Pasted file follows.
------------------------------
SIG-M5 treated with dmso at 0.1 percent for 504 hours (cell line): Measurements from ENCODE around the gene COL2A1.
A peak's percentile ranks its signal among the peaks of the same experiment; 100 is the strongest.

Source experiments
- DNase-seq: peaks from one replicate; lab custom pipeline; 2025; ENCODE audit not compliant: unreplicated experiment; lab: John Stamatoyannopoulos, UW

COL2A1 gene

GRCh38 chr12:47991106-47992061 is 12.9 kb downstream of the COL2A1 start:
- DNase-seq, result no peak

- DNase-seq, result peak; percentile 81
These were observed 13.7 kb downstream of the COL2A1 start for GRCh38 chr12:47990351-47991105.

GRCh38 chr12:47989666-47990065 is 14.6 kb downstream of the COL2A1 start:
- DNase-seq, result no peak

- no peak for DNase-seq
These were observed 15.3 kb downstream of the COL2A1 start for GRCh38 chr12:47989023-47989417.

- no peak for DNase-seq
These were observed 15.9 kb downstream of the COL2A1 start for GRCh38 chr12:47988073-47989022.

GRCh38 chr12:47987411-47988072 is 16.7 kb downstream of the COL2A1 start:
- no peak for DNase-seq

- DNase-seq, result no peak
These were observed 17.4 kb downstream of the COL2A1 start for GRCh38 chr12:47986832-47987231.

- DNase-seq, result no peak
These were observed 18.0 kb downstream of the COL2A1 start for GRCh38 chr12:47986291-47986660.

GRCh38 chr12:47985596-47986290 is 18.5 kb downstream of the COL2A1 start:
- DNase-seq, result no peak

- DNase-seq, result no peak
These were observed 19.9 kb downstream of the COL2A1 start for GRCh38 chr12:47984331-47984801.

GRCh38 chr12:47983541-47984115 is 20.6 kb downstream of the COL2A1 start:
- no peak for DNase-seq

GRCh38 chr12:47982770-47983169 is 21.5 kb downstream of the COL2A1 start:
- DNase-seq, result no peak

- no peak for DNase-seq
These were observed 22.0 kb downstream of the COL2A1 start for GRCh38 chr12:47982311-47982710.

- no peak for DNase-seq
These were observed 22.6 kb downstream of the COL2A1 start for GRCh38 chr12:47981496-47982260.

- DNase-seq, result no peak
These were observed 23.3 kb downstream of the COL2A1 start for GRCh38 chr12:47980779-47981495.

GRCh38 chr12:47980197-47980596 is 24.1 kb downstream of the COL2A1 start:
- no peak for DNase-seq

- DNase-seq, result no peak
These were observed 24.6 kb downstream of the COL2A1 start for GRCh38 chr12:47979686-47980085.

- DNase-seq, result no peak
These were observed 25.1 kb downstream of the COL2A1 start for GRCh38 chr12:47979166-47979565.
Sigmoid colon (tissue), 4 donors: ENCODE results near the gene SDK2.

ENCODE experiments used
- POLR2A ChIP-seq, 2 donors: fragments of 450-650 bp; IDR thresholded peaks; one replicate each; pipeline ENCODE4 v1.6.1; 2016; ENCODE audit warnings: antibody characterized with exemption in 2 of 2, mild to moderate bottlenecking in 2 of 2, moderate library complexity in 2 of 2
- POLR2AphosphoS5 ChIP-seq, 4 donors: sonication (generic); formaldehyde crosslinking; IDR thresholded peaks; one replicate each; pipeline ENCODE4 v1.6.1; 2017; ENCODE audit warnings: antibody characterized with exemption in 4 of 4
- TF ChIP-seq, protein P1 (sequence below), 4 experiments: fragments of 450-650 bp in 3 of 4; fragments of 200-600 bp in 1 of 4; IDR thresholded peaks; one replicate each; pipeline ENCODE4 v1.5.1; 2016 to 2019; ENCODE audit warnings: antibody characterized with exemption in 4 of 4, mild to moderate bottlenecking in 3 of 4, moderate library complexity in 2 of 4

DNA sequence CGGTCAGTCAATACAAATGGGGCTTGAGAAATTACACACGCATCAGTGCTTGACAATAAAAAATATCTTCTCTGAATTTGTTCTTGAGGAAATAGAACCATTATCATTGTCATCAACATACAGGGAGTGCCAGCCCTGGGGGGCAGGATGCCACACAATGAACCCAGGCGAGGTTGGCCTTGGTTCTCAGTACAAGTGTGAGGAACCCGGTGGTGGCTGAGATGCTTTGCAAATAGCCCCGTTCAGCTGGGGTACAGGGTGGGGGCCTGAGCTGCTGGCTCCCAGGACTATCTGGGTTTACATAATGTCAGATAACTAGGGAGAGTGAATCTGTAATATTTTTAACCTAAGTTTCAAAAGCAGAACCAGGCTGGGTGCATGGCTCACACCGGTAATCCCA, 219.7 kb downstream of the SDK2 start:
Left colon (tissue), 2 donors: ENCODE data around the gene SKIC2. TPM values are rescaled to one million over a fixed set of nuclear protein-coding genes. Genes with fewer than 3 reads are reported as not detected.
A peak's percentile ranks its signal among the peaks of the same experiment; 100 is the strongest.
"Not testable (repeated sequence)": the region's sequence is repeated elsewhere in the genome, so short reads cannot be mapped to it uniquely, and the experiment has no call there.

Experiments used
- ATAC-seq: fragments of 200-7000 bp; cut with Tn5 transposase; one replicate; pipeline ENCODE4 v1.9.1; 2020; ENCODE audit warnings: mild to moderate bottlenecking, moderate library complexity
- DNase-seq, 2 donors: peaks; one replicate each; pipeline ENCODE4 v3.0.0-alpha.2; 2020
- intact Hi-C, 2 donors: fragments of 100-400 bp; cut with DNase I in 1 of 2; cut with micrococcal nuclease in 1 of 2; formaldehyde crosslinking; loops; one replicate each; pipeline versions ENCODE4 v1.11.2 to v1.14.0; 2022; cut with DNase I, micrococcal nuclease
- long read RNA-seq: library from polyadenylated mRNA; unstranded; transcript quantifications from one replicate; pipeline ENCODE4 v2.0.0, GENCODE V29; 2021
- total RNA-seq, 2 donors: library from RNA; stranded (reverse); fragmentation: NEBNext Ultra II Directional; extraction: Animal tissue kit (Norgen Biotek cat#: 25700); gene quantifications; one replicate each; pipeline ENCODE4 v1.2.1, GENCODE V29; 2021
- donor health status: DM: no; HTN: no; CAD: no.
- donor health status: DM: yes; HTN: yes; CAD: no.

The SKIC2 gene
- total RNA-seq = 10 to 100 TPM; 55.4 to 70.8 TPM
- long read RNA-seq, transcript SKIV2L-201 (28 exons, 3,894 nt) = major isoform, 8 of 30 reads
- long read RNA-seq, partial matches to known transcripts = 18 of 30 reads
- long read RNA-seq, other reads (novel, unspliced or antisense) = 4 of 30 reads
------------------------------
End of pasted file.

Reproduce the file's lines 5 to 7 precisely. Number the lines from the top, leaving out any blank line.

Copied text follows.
COL2A1 gene

GRCh38 chr12:47991106-47992061 is 12.9 kb downstream of the COL2A1 start:
- DNase-seq, result no peak